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Fionn MacCumhail, also called Finn MacCool, is a legendary Fianna Kinfolk.

Overview Edit

Fionn, on top of being kinfolk to the Fianna, was also one of the great war leaders of their human kin.

The Fenian Cycle Edit

GlyphKinfolk
The Fenian Cycle celebrates the values of the Celtic culture from which it sprang. The heroes are loyal to their clan, warlike, extravagant, larger than life, boastful, and filled with pride. They also value honor, prowess in battle, and poetry. Because of the end of the stories, they also represent a transition period during which Ireland moved from paganism to Christianity, and the Sundering rendered the things of faerie more and more distant from the things of the Earth.

The songs and poems of the Fenian Cycle concern the great hero Finn MacCool and his warband, the Fianna. Like the Red Branch Knights of the Fae, the Fianna (or Fenians) of Erin were a famous band of heroes, each chosen for his strength, bravery, prowess in battle, and athletic ability. Many among them were also accomplished poets and diplomats. Sworn to fight against any foreign invaders for the high king, they roamed the island (particularly the southern and eastern portions) and served as peacekeepers among the lesser kings of the realm. 

Finn’s father Cool was leader of the Fianna until his rival, Goll Mac Morna, slew him, stole the Treasure Bag of the Fianna, and drove Cool’s family into Connaught. Fleeing Clan Morna, Cool’s wife gave birth to Finn and gave him into the care of two of her bondswomen to rear him in secret until he was old enough to challenge Goll for leadership of the Fianna. His caretakers took him to the Slieve Bloom Mountains in Tipperary where he grew up learning all the skills of a warrior and many secrets of nature. When Finn was 14, Goll heard tales of the golden youth and Finn was forced to leave and take service with kings and nobles.

Gathering a band of youths around him, Finn traveled through the countryside. They came upon a woman who put Finn under a geas to avenge her son’s death. When he did so, he recovered a strange bag made from the skin of a crane. Taking the bag, they traveled until they came upon the remnants of his clan, led by his uncle Crimnal. Crimnal identified the bag as the Treasure Bag of the Fianna, and said it had been prophesied that when the bag was recovered, Finn’s clan would once again rule the Fianna.

Along the way to reclaiming his heritage, Finn studied poetry with a bard named Finnegas who fed him the Salmon of Knowledge, said to impart to its eater all the wisdom of the world. Finn traveled to Tara where he promised to slay a goblin who burned down Tara every year in return for the leadership of the Fianna. He succeeded with the help of an enchanted spear. Goll swore fealty to him, and Finn became captain of the Fianna. Under his leadership, the Fianna were renowned for their honor, bravery, and generosity.

Finn fell in love with the faerie maiden Sava and sheltered her in his home from the Black Druid, who wished her ill. When he was called away to fight raiders, he cautioned her to stay within his dun’s ramparts, but she was lured out by an illusion of Finn, changed into a fawn by the Black Druid, and driven away. Finn searched for her for seven years. Though he never found her, he discovered a wild, golden-haired boy who was the son Sava bore him. Finn took his son home and named him Oisin.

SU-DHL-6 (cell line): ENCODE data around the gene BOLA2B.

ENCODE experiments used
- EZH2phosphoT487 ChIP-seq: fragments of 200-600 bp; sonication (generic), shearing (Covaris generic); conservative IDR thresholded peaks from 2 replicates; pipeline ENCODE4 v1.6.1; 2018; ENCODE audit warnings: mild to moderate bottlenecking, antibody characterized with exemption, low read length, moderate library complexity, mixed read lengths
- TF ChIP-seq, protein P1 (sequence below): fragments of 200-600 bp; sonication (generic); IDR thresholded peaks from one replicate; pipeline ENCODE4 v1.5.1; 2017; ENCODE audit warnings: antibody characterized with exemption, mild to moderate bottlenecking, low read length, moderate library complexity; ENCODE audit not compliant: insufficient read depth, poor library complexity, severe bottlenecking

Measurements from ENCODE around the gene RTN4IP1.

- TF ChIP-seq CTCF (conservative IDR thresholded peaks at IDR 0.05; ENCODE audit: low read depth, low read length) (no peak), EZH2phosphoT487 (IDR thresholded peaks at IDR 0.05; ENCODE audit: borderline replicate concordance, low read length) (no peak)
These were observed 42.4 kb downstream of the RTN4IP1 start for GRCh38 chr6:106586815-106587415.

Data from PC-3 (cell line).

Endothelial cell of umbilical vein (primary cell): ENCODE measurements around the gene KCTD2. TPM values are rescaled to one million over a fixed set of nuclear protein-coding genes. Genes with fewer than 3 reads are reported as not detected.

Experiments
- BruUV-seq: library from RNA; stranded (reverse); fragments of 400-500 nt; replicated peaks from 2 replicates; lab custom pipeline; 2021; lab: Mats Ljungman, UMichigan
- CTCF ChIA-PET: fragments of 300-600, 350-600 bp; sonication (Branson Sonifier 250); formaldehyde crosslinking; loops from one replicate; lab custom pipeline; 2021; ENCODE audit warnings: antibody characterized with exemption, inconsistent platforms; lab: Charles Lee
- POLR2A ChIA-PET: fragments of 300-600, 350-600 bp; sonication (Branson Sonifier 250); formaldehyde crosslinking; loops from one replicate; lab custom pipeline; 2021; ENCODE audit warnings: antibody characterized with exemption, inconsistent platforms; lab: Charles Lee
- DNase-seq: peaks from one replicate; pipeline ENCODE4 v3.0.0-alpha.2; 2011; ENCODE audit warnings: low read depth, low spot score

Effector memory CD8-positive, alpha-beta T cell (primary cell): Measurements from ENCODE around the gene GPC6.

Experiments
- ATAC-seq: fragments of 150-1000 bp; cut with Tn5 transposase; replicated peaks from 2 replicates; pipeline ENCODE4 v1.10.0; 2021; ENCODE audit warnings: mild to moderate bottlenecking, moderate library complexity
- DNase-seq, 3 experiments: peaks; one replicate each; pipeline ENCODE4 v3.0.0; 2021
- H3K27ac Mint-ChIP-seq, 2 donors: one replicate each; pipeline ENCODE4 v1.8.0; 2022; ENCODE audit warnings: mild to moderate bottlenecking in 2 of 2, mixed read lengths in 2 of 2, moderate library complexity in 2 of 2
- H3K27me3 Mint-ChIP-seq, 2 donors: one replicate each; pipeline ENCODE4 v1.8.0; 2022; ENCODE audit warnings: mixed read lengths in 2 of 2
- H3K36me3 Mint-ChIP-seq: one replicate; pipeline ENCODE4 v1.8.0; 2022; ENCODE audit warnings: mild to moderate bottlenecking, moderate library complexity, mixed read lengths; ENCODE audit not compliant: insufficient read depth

Finn’s quarrel with Diarmaid over the fair Gráinne became the basis for the tale of Tristan and Isolde. Oisin, the poet of the Fianna, was taken away to the Land of the Ever Young by Niav of the Golden Hair, daughter of the king of Faerie. Desiring to see his homeland once more, Oisin rode a faerie steed back to Erin, but was told by Niav not to let his foot touch the ground or he would never see the Land of the Ever Young again. When he returned, Oisin saw a holy man and asked where the Fianna were. The priest replied that the Fianna had been gone from the world for 300 years. Disbelieving, Oisin rode on, but stopped to help some men lift a slab of granite out of a quarry. His saddle girth broke, and he plummeted to the ground. The faerie horse became a wisp of smoke as all 300 years of Oisin’s true age rushed on him at once and he sank to the ground in death.

It is claimed that before he died, Oisin had time to tell his story and that of the brave Fianna to the holy man… a holy man named Saint Patrick.

Garou Legends Edit

Born in the 300s BCE, Fionn had adventures with a band of mercenaries called The Fianna Eireann, after the Garou tribe. His spirit and those of his comrades were eventually bound into the Sword of Fionn, a powerful Fianna Fetish.

Fae Connection Edit

Fionn MacCumhail is directly involved in the history of one of the founders of a Great House of the Fae. The story of Fionn and Daireann is still sung at moots to this day, even if many of the particulars of the tale have been forgotten (which is probably better for the sidhe of House Daireann). For more on this tale, see the article Daireann (Founder).

References Edit

  1. CTD. Book of Lost Houses: The Second Coming, p. 54.
  2. CTD. Immortal Eyes: Court of All Kings, pp. 31-32.
  3. WTARage Across the Amazon, p. 100.
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